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Re: [Xen-devel] [PATCH-WIP 01/13] xen/arm: use r12 to pass the hypercall number to the hypervisor

On 08/03/12 17:21, Nicolas Pitre wrote:
> On Thu, 8 Mar 2012, Richard Earnshaw wrote:
>> On 02/03/12 21:15, Nicolas Pitre wrote:
>>> So, to me, the gcc documentation is perfectly clear on this topic.
>>> there really _is_ a guarantee that those asm marked variables will be in
>>> the expected registers on entry to the inline asm, given that the
>>> variable is _also_ listed as an operand to the asm statement.  But only
>>> in that case.
>>> It is true that gcc may reorder other function calls or other code
>>> around the inline asm and then intervening code can clobber any
>>> registers.  Then it is up to gcc to preserve the variable's content
>>> elsewhere when its register is used for other purposes, and restore it
>>> when some inline asm statement is referring to it.
>>> And if gcc does not do this then it is buggy.  Version 3.4.0 of gcc was
>>> buggy.  No other gcc versions in the last 7 years had such a problem or
>>> the __asmeq macro in the kernel would have told us.
>>>> Or, to summarise another way, there is no way to control which register
>>>> is used to pass something to an inline asm in general (often we get away
>>>> with this, and there are a lot of inline asms in the kernel that assume
>>>> it works, but the more you inline the more likely you are to get nasty
>>>> surprises).
>>> This statement is therefore unfounded and wrong.  Please direct the
>>> tools guy who mislead you to the above gcc documentation.
>> The problem is not really about re-ordering functions but about implicit
>> functions that come from the source code; for example
>> int foo (int a, int b)
>> {
>>   register int x __asm__("r0") = 33;
>>   register int c __asm__("r1") = a / b; /* Ooops, clobbers r0 with
>> division function call.  */
>>   asm ("svc 0" : : "r" (x));
>> }
>> There's nothing in the specification to say what happens if there's a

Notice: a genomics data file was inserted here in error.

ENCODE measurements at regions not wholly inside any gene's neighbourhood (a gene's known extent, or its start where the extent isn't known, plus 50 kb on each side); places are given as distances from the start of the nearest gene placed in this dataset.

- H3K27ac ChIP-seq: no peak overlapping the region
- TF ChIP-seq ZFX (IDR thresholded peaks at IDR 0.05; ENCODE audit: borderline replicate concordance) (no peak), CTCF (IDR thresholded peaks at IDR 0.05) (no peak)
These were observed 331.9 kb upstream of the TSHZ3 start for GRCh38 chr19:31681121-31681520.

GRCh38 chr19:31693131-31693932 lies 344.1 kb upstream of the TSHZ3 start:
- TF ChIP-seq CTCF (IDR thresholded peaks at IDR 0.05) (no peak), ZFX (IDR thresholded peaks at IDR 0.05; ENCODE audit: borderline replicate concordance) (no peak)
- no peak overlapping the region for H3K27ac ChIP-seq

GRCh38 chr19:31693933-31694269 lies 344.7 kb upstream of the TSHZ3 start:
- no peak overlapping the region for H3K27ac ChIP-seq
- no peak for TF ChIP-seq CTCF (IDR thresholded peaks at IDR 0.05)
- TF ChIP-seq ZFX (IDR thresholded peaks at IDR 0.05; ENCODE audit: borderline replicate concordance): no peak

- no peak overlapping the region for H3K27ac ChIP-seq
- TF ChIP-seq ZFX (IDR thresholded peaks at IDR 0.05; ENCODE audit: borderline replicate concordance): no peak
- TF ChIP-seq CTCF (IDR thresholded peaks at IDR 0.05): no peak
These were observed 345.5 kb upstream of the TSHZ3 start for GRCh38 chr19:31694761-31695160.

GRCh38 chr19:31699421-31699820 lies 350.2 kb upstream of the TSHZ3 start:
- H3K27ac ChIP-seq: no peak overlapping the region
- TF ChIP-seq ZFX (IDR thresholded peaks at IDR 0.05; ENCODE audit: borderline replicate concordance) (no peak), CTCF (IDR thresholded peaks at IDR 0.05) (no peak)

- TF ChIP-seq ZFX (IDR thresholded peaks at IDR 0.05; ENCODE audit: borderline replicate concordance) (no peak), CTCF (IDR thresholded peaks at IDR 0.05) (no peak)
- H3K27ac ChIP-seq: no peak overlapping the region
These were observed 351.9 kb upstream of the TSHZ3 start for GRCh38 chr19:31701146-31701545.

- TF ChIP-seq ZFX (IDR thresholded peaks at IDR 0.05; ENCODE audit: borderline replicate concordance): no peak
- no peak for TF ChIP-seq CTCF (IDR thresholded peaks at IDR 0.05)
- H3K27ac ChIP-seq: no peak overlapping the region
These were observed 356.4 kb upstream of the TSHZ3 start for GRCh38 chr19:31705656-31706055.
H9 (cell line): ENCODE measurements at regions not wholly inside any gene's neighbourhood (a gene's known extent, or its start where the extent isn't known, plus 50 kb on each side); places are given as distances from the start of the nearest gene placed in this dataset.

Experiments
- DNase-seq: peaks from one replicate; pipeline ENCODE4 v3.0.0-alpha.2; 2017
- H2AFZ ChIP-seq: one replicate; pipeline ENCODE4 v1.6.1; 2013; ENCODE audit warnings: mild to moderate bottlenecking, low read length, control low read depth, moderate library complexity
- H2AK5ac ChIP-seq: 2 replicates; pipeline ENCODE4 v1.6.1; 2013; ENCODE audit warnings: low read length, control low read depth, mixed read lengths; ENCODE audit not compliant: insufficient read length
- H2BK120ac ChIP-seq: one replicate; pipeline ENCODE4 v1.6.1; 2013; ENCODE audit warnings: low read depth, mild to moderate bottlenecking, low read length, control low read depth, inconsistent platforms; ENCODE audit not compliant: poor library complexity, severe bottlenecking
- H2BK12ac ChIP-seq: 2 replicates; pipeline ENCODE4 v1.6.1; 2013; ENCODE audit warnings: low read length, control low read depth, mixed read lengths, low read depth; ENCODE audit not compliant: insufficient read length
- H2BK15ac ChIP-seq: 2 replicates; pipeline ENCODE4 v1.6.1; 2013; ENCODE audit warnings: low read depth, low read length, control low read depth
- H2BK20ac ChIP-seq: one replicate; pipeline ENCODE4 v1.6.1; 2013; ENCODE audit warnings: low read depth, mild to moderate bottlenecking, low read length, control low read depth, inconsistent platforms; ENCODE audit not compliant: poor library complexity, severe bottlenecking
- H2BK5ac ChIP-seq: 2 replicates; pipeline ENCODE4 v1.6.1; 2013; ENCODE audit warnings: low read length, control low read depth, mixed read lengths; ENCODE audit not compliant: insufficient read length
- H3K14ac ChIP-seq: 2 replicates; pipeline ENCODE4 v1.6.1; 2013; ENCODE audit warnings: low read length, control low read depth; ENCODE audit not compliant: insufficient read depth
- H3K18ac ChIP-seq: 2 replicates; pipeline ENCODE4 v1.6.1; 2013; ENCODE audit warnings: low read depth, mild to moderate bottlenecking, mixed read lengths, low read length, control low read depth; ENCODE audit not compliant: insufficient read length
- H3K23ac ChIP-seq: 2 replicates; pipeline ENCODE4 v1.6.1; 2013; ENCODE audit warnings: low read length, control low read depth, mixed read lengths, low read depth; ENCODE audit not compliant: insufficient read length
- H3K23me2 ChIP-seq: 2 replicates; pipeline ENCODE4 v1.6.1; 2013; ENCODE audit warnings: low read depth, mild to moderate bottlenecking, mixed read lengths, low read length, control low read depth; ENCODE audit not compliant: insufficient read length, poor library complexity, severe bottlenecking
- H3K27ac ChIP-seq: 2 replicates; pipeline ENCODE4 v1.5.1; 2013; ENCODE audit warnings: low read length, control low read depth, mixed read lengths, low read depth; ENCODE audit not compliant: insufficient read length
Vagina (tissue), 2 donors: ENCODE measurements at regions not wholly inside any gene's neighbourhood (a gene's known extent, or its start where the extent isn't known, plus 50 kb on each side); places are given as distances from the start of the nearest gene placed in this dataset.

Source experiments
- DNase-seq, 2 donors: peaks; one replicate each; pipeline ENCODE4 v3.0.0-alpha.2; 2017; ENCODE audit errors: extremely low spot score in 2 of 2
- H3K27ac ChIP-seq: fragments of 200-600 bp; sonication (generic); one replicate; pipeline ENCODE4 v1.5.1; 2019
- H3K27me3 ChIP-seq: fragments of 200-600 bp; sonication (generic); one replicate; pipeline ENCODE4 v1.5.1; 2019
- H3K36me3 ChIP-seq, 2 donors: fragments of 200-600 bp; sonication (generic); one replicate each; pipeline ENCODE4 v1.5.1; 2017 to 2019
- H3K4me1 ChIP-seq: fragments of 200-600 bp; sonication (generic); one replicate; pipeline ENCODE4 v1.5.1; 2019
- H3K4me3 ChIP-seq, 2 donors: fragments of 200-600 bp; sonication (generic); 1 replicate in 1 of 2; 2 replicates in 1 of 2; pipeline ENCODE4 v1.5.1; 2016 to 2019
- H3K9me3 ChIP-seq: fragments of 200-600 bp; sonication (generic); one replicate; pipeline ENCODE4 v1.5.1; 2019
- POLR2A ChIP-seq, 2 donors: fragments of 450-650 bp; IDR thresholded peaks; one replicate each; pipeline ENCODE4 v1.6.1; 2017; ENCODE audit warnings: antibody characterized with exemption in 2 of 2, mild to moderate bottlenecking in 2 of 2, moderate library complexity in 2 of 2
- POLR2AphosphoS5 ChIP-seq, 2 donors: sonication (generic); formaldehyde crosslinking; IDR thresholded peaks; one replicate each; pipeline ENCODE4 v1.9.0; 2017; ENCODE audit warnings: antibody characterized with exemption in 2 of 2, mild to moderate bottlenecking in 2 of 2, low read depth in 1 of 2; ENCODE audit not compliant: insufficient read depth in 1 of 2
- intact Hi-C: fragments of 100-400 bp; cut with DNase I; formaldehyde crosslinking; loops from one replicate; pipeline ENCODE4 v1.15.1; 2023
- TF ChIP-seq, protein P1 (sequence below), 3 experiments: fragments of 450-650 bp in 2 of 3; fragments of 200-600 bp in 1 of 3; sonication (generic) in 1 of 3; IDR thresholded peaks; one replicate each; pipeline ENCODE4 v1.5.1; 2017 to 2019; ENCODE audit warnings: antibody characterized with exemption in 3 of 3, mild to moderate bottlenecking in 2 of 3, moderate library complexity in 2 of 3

>> statement in the code that causes an implicit clobber of your assembly
>> register.
> I'm sure gcc is full of implicit behaviors that are not mentioned in
> the specification.  But as long as the specification is respected, then
> there is no need to mention any unobservable side effects from a program
> flow point of view, right?
> Why wouldn't gcc be able to respect the documented feature by
> preventing live variable from being clobbered and reloading them in
> the specified register at the inline asm entry point, just like it does
> for function calls?
> Here's an example code that shows that, unfortunately, gcc is still
> broken with regards to the documented behavior:
> extern int bar(int);
> int foo(int y)
> {
>         register int x __asm__("r1") = 33;
>         y += bar(x);
>         asm ("@ x should be live in %0 here" : "+r" (x) : "r" (y));
>         y += bar(x);
>         asm ("@ x should be live in %0 here" : "+r" (x) : "r" (y));
>         return x;
> }
> Result is:
> foo:
>         stmfd   sp!, {r4, lr}
>         mov     r4, r0
>         mov     r0, #33
>         bl      bar
>         add     r4, r0, r4
>         @ x should be live in r1 here
>         mov     r0, r1
>         bl      bar
>         add     r0, r0, r4
>         @ x should be live in r1 here
>         mov     r0, r1
>         ldmfd   sp!, {r4, lr}
>         bx      lr
> To me this is clearly a bug if gcc is not able to meet the documented
> expectation.  And the documented expectation is not at all unreasonable.
No, in this case it is presumed that /you/ know that calling bar() will
modify x.  Thus the code is either well defined (if you know what is in
r1 after each call to bar), or undefined (if you can't say anything
about r1 after each call).

As I said, the problem really comes from compiler generated calls which
are not mentioned explicitly in the source code.


Richard Earnshaw             Email: Richard.Earnshaw@xxxxxxx
Engineering Manager          Phone: +44 1223 400569 (Direct + VoiceMail)
OpenSource Tools             Switchboard: +44 1223 400400
ARM Ltd                      Fax: +44 1223 400410
110 Fulbourn Rd              Web: http://www.arm.com/
Cambridge, UK. CB1 9NJ

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